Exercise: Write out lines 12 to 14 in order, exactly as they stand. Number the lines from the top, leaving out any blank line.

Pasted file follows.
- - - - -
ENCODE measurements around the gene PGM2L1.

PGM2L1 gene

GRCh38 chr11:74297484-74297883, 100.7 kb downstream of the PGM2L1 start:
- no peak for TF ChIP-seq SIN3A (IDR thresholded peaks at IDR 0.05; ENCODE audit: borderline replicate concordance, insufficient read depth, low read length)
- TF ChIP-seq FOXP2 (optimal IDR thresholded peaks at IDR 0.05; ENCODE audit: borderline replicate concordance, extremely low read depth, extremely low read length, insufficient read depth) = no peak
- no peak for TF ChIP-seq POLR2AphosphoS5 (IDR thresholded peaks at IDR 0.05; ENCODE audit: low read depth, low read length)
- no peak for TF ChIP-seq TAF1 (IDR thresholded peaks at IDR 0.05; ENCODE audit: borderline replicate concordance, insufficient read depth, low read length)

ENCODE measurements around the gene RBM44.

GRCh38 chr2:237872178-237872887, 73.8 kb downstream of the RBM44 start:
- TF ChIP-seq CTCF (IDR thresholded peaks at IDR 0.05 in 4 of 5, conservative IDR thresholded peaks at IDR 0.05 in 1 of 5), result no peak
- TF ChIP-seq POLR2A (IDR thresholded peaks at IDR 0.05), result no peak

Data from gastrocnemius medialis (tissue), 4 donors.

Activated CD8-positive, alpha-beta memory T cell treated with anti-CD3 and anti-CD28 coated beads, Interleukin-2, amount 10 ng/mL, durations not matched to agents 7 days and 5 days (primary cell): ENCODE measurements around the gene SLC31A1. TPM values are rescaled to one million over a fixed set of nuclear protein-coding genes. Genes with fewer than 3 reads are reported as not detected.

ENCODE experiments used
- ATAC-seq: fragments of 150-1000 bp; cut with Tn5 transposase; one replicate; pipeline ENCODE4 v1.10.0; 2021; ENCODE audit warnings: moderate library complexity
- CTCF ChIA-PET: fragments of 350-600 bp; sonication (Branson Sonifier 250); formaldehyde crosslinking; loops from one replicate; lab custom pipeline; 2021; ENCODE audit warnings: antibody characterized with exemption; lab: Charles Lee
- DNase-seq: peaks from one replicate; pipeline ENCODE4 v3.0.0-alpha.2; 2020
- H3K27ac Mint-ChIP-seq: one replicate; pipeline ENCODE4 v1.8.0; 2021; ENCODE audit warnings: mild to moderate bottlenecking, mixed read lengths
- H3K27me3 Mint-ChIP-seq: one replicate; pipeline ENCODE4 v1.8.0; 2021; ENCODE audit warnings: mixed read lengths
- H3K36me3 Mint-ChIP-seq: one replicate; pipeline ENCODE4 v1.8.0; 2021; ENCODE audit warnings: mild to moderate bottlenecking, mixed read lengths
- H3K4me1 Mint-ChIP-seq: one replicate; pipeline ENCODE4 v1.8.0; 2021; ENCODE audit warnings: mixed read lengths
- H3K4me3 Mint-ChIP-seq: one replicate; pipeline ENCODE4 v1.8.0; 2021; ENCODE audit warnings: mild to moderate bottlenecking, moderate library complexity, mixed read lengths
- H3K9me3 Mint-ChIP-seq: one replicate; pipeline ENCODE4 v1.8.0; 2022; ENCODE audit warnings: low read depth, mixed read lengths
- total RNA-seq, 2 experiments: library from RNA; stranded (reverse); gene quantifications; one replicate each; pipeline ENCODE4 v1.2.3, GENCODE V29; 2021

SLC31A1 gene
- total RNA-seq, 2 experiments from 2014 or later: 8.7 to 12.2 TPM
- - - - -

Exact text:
Data from gastrocnemius medialis (tissue), 4 donors.

Activated CD8-positive, alpha-beta memory T cell treated with anti-CD3 and anti-CD28 coated beads, Interleukin-2, amount 10 ng/mL, durations not matched to agents 7 days and 5 days (primary cell): ENCODE measurements around the gene SLC31A1. TPM values are rescaled to one million over a fixed set of nuclear protein-coding genes. Genes with fewer than 3 reads are reported as not detected.

ENCODE experiments used